Mash Bill Recipes: Breaking It Down by Whiskey StyleBy Stephanie Moreno
When you’re new to the world of whiskey some of the terms that get thrown around on the subject might sound a bit odd. Take “mash bill” for instance. On the surface, this sounds like something Congress is trying to get passed, or maybe something regarding mashed vegetables. Instead, a mash bill is a list of grains that make up a particular style of whiskey, like bourbon. Whiskey makers use a variety of different mash bill recipes depending on if they’re making bourbon, rye or other styles of whiskey. This terminology is more commonly found in the US when discussing the ingredients in a whiskey, but it can be used for any type of whiskey made anywhere.
Bourbon Mash Bill Recipes
All whiskeys are made from grains, but some styles of whiskey require a particular grain percentage recipe. For example, bourbon mash bills (and Tennessee whiskeys) require at least 51% corn. Traditionally, most bourbon makers use a mash bill recipe made from corn, rye and malted barley, and often with 60-70% corn. Rye is considered to be the flavoring grain here with malted barley playing a small supporting role. Many well known brands of bourbon use a traditional bourbon mash bill including Wild Turkey, Jim Beam, and Buffalo Trace.
However, if a maker decides to swap wheat for the rye in their bourbon, they’ve made a wheated bourbon. Wheated bourbons have a soft, round mouthfeel and the wheat grain brings a cracker-like flavor to the mix. Some popular brands include Maker’s Mark, Weller, Old Fitzgerald, and the highly sought after Pappy Van Winkle.
Conversely, if rye comprises 18% or more of the bourbon mash bill it’s considered to be a high-rye bourbon. Fans of high-rye bourbon appreciate the hearty and spicy profile that the increased rye brings to the party. Some brands to look for are Basil Hayden’s, Four Roses, Old Forester and Woodford Reserve.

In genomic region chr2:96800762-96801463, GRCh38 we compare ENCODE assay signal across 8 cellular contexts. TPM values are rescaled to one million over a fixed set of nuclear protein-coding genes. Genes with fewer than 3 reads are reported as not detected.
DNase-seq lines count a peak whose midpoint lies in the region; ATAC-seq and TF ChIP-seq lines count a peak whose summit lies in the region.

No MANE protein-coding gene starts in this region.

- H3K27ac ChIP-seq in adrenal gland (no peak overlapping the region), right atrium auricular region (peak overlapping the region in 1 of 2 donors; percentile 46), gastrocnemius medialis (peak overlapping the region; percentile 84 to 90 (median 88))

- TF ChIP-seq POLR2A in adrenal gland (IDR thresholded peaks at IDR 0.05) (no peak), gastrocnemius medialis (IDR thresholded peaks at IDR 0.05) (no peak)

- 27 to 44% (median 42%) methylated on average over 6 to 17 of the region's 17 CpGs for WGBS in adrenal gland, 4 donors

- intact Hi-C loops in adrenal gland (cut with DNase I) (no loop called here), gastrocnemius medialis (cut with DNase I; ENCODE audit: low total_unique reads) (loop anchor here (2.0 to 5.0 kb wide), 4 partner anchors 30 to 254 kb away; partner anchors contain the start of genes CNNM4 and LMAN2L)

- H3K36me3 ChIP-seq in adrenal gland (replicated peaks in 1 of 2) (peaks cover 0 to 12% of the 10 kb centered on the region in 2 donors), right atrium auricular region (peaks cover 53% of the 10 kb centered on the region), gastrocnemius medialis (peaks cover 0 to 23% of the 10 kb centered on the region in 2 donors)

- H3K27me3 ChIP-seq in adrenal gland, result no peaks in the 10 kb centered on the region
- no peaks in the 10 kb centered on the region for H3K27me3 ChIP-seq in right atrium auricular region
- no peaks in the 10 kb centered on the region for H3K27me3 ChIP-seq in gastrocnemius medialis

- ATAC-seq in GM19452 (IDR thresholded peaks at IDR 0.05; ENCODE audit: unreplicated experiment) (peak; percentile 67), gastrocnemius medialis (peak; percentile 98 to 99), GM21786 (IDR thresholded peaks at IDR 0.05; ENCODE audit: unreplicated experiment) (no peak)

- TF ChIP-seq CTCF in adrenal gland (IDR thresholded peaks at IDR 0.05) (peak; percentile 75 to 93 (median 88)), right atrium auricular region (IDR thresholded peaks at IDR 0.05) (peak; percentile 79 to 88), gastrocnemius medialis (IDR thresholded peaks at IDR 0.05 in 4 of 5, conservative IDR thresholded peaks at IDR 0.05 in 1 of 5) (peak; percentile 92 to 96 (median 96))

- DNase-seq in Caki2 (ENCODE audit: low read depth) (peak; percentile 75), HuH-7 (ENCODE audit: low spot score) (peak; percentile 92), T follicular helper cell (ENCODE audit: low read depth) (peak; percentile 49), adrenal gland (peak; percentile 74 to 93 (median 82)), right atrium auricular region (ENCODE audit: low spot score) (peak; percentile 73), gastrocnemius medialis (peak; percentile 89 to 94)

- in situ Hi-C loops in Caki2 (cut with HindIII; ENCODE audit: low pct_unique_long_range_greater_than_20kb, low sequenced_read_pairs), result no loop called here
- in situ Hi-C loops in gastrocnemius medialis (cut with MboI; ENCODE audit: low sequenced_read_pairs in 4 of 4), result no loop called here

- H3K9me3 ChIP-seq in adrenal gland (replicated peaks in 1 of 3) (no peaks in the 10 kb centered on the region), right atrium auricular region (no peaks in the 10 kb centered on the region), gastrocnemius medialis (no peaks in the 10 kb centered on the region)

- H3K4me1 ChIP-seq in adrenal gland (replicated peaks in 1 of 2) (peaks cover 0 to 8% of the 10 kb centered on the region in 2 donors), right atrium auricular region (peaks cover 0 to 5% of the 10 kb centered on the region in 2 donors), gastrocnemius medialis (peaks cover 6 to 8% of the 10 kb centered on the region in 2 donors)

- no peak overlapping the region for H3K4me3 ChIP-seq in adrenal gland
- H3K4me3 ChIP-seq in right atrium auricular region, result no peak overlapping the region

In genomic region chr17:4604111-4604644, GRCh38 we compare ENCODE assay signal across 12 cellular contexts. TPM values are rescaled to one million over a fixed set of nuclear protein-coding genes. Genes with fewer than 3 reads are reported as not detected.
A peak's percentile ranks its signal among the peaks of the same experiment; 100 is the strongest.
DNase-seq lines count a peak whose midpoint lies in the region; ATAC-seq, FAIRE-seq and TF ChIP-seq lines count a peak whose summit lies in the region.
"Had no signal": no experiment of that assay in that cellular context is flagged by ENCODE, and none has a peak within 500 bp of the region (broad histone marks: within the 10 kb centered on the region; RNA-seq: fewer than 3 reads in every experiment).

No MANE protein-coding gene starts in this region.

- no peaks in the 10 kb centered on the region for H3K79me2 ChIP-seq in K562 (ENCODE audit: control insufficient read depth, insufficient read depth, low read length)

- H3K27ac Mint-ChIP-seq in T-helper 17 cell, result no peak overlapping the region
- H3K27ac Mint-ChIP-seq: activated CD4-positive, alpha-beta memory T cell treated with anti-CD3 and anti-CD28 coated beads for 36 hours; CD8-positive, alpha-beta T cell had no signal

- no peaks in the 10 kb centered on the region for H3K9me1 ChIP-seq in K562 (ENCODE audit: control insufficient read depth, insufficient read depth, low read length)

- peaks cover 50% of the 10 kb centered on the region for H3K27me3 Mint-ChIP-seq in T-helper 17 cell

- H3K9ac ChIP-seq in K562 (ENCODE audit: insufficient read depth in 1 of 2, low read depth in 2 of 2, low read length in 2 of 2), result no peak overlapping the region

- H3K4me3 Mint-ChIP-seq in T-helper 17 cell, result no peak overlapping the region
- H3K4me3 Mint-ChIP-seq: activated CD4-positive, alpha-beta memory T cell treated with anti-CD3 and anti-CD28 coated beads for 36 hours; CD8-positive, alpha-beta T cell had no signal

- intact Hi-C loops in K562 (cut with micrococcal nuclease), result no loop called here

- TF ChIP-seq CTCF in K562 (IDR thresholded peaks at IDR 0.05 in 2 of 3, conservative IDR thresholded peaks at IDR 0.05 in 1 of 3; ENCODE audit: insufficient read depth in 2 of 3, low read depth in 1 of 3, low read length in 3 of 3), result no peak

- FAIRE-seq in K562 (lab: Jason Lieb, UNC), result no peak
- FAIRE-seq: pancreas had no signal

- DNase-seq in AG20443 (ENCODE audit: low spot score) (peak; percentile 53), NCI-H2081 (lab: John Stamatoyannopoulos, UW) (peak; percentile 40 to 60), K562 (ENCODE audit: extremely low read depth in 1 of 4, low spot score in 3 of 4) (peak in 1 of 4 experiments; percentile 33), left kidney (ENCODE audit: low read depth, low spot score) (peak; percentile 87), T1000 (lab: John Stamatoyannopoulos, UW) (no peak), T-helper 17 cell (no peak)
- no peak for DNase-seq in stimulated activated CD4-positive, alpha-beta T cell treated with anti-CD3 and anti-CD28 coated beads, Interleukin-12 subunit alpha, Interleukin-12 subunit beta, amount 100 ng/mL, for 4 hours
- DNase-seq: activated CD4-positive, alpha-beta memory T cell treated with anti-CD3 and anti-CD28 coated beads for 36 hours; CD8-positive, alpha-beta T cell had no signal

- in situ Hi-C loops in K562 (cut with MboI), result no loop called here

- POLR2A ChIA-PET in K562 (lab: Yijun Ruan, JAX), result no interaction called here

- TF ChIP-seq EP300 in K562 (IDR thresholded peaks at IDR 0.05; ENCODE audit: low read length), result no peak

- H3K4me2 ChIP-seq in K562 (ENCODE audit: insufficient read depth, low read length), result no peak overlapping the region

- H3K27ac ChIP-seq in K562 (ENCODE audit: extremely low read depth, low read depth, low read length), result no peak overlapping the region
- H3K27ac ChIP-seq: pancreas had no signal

Four and even five grain bourbon mash bill recipes are appearing in the market, particularly from craft distillers. These bottles certainly make an impression on the palate so be sure to give them a try. Some to keep an eye out for are Jeptha Creed, Laws, Black Button, and Bluebird Distilling among others.
Rye Mash Bill Recipes
For rye whiskey in the US, 51% rye is required. Many established rye brands opt for the bare minimum or just slightly more such as Rittenhouse Rye, Knob Creek Rye, and Old Overholt . Then there are some brands which are making “high-rye” rye whiskeys and use 70% or more rye, including Jack Daniel’s Tennessee Rye and Dad’s Hat. Also, Empire Rye requires a minimum of 75% rye which needs to be grown in New York State. Examples include Hudson Whiskey, Coppersea, Kings County, and Ragtime Rye.
And we can’t forget about the 95% rye 5% malted barley ryes made at Indiana’s MGP. This mash bill recipe has been sourced by brands such as Bulleit, Templeton, and dozens of others. Finally, there’re the 100% ryes like WhistlePig 10 Year and Lock, Stock, and Barrel made at Alberta Distillers in Canada that you should check out as well as Lot No 40 made at Hiram-Walker. Naturally, the higher the rye in your rye whiskey, the more robust and hearty the flavor.
Other Mash Bill Recipes
Currently malt whiskey in the US only requires 51% malted grain of any type. However, the American Single Malt Whiskey Commission has proposed that 100% malted barley be the required mash bill used for this proposed style. Numerous distilleries have signed on to this proposal and we wholeheartedly support this endeavor.
Canadian whisky can use any type of grains (more commonly called cereal grains there) in its production. Additionally, the 9.09% rule allows a flavoring spirit, aged for least 2 years, to be added. Single malt Scotch whisky and Irish single malt whiskey both require 100% malted barley. And single pot still whiskey is produced in Ireland from a mash of unmalted and malted barley, 30% of each is required. Additionally, up to 5% of other grains are allowed for this whiskey style.
Meanwhile, wheat whiskey requires 51% wheat to be used in its production and corn whiskey requires 80% corn. Now that you’ve got the mash bill recipes down, it’s time for you to go out there and start tasting!
Now that you know the mash bill recipes, it’s time to taste test.
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